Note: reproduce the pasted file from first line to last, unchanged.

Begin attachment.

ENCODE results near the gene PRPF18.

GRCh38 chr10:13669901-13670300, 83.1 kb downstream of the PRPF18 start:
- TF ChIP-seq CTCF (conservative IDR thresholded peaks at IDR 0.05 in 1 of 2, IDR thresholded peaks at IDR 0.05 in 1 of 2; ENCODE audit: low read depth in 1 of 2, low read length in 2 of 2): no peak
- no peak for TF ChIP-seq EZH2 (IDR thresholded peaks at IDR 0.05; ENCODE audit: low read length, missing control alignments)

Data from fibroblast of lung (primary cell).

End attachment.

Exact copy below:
ENCODE results near the gene PRPF18.

GRCh38 chr10:13669901-13670300, 83.1 kb downstream of the PRPF18 start:
- TF ChIP-seq CTCF (conservative IDR thresholded peaks at IDR 0.05 in 1 of 2, IDR thresholded peaks at IDR 0.05 in 1 of 2; ENCODE audit: low read depth in 1 of 2, low read length in 2 of 2): no peak
- no peak for TF ChIP-seq EZH2 (IDR thresholded peaks at IDR 0.05; ENCODE audit: low read length, missing control alignments)

Data from fibroblast of lung (primary cell).